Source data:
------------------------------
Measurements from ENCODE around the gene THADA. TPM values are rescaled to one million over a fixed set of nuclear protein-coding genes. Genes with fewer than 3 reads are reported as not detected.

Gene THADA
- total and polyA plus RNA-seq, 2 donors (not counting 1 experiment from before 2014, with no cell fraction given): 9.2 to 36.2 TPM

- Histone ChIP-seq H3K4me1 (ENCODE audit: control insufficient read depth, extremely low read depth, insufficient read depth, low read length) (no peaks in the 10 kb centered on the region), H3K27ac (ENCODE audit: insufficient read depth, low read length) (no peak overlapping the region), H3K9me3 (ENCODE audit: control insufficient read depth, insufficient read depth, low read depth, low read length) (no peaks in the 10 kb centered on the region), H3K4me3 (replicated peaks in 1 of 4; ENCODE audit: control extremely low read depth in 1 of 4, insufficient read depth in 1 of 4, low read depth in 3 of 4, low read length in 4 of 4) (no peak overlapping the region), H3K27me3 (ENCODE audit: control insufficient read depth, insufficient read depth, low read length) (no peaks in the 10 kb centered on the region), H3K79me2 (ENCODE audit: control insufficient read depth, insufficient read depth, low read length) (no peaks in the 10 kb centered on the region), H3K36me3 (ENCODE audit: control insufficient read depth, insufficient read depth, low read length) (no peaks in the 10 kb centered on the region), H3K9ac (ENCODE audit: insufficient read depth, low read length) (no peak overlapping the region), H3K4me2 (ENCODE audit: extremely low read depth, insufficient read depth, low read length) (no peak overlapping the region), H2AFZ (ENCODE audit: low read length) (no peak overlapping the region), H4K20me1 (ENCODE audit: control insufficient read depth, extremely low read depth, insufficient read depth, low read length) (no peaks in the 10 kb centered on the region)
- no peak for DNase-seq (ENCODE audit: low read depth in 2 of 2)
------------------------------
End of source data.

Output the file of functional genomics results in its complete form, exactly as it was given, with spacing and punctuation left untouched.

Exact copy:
Measurements from ENCODE around the gene THADA. TPM values are rescaled to one million over a fixed set of nuclear protein-coding genes. Genes with fewer than 3 reads are reported as not detected.

Gene THADA
- total and polyA plus RNA-seq, 2 donors (not counting 1 experiment from before 2014, with no cell fraction given): 9.2 to 36.2 TPM

- Histone ChIP-seq H3K4me1 (ENCODE audit: control insufficient read depth, extremely low read depth, insufficient read depth, low read length) (no peaks in the 10 kb centered on the region), H3K27ac (ENCODE audit: insufficient read depth, low read length) (no peak overlapping the region), H3K9me3 (ENCODE audit: control insufficient read depth, insufficient read depth, low read depth, low read length) (no peaks in the 10 kb centered on the region), H3K4me3 (replicated peaks in 1 of 4; ENCODE audit: control extremely low read depth in 1 of 4, insufficient read depth in 1 of 4, low read depth in 3 of 4, low read length in 4 of 4) (no peak overlapping the region), H3K27me3 (ENCODE audit: control insufficient read depth, insufficient read depth, low read length) (no peaks in the 10 kb centered on the region), H3K79me2 (ENCODE audit: control insufficient read depth, insufficient read depth, low read length) (no peaks in the 10 kb centered on the region), H3K36me3 (ENCODE audit: control insufficient read depth, insufficient read depth, low read length) (no peaks in the 10 kb centered on the region), H3K9ac (ENCODE audit: insufficient read depth, low read length) (no peak overlapping the region), H3K4me2 (ENCODE audit: extremely low read depth, insufficient read depth, low read length) (no peak overlapping the region), H2AFZ (ENCODE audit: low read length) (no peak overlapping the region), H4K20me1 (ENCODE audit: control insufficient read depth, extremely low read depth, insufficient read depth, low read length) (no peaks in the 10 kb centered on the region)
- no peak for DNase-seq (ENCODE audit: low read depth in 2 of 2)